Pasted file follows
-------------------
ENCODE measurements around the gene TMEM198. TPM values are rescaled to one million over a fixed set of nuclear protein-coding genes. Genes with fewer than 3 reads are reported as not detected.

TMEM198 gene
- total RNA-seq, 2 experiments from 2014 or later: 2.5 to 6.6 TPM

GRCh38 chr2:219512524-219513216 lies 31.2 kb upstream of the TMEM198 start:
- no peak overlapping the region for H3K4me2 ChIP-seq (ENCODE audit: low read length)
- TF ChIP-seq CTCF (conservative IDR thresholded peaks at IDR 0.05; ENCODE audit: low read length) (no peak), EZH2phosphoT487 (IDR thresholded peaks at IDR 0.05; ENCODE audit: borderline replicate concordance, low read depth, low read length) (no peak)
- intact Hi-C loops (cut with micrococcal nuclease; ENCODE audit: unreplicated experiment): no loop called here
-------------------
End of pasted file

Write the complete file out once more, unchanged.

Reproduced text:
ENCODE measurements around the gene TMEM198. TPM values are rescaled to one million over a fixed set of nuclear protein-coding genes. Genes with fewer than 3 reads are reported as not detected.

TMEM198 gene
- total RNA-seq, 2 experiments from 2014 or later: 2.5 to 6.6 TPM

GRCh38 chr2:219512524-219513216 lies 31.2 kb upstream of the TMEM198 start:
- no peak overlapping the region for H3K4me2 ChIP-seq (ENCODE audit: low read length)
- TF ChIP-seq CTCF (conservative IDR thresholded peaks at IDR 0.05; ENCODE audit: low read length) (no peak), EZH2phosphoT487 (IDR thresholded peaks at IDR 0.05; ENCODE audit: borderline replicate concordance, low read depth, low read length) (no peak)
- intact Hi-C loops (cut with micrococcal nuclease; ENCODE audit: unreplicated experiment): no loop called here